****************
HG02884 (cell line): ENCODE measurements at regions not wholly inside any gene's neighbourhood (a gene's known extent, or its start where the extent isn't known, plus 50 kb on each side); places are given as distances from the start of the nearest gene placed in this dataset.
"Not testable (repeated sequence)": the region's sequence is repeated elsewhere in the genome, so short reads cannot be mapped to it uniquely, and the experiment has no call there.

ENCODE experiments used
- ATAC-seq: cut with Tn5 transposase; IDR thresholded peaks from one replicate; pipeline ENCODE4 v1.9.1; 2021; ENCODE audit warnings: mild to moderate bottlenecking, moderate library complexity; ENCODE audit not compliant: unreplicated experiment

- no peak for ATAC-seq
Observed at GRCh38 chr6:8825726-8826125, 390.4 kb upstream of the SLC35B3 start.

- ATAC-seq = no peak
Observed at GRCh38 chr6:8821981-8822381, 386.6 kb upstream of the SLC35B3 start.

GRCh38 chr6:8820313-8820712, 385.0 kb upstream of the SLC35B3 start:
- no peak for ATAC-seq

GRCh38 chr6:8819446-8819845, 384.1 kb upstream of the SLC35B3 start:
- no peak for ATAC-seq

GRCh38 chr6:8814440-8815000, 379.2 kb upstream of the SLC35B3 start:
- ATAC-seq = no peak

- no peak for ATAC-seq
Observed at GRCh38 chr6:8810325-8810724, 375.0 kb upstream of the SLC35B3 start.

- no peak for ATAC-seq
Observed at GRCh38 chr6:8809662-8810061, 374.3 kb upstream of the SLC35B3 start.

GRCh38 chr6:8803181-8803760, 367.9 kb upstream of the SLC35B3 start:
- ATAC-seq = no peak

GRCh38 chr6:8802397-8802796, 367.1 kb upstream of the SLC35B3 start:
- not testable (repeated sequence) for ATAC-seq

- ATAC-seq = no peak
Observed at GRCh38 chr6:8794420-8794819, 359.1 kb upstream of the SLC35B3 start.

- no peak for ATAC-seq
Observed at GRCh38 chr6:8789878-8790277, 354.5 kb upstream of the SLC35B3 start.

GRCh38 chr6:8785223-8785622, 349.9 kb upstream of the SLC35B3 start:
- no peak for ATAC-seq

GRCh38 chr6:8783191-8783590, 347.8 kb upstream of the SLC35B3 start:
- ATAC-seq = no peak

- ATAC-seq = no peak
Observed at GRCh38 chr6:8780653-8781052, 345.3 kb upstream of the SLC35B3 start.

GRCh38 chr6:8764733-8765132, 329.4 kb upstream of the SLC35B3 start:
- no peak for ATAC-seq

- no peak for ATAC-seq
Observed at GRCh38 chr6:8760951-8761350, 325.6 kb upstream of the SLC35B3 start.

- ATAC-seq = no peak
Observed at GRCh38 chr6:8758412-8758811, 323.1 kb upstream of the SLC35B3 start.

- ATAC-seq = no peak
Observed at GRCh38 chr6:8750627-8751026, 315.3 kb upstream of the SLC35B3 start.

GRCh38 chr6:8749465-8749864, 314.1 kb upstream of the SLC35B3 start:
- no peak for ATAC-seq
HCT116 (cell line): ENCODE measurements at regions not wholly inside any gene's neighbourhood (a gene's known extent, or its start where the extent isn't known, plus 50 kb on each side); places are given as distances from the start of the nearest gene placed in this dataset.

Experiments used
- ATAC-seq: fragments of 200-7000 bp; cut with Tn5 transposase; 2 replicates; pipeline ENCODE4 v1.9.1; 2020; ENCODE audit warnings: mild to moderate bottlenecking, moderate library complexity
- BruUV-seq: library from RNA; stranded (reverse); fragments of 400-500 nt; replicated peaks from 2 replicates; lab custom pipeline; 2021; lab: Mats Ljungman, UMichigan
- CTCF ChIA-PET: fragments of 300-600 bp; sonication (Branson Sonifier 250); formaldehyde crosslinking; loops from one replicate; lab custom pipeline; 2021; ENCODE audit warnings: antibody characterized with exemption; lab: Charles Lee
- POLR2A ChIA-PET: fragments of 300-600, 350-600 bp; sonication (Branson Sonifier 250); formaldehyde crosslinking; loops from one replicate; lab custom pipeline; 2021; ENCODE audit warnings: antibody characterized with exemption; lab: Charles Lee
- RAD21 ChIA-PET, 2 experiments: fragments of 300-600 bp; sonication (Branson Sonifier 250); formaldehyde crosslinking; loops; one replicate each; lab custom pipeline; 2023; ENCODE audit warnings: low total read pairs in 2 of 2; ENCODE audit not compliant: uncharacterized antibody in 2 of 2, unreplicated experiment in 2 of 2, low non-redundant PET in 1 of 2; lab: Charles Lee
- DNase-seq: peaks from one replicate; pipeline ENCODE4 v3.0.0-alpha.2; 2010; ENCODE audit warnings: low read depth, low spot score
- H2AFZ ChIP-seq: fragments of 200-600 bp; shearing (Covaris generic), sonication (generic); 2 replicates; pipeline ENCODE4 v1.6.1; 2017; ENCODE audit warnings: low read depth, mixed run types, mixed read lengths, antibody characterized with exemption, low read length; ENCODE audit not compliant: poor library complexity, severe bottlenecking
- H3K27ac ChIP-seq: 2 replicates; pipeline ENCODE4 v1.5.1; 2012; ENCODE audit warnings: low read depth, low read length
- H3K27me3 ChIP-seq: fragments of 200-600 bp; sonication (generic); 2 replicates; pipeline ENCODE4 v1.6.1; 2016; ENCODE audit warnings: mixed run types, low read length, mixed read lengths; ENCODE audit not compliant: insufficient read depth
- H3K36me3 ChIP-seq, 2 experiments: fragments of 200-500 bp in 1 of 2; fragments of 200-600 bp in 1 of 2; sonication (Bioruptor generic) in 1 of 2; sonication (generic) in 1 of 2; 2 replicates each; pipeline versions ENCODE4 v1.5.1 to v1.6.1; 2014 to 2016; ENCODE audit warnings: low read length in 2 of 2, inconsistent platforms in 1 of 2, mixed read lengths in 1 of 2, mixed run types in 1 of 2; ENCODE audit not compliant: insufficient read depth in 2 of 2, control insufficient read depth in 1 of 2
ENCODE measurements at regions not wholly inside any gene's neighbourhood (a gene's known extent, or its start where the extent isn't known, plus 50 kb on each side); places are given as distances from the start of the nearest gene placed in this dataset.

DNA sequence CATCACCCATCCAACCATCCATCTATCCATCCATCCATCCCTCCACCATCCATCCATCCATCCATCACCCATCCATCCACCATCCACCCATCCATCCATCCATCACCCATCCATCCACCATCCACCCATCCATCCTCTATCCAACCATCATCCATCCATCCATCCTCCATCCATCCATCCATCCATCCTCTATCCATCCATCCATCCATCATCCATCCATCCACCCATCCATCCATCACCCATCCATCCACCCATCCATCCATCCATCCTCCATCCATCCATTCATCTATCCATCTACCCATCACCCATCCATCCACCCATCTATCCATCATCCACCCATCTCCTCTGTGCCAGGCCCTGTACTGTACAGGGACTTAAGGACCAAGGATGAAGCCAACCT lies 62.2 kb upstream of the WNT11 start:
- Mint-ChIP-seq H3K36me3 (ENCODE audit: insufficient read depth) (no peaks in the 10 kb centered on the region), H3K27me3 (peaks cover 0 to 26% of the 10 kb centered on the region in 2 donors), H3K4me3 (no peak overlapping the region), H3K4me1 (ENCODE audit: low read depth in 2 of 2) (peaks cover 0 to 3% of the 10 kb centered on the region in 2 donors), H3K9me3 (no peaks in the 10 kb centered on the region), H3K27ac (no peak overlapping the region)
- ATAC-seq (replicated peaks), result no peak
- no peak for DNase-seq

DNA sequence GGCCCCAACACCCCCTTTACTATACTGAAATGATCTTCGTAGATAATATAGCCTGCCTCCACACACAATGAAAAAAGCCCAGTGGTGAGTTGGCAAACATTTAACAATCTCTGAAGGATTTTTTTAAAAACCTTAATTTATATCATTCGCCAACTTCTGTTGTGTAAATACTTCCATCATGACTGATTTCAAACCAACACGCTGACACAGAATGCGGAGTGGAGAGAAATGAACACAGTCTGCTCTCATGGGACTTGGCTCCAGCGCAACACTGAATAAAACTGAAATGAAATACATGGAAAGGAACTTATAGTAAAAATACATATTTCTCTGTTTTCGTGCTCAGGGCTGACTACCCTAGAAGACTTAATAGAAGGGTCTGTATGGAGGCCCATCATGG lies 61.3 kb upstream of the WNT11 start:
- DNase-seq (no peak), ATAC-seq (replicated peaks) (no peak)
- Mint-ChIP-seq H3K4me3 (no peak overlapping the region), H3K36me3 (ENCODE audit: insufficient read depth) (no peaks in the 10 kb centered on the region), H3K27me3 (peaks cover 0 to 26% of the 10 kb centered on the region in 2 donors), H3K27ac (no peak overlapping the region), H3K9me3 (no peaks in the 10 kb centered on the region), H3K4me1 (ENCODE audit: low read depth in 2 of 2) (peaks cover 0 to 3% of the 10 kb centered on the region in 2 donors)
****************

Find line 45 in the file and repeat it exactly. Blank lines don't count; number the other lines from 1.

- ATAC-seq: fragments of 200-7000 bp; cut with Tn5 transposase; 2 replicates; pipeline ENCODE4 v1.9.1; 2020; ENCODE audit warnings: mild to moderate bottlenecking, moderate library complexity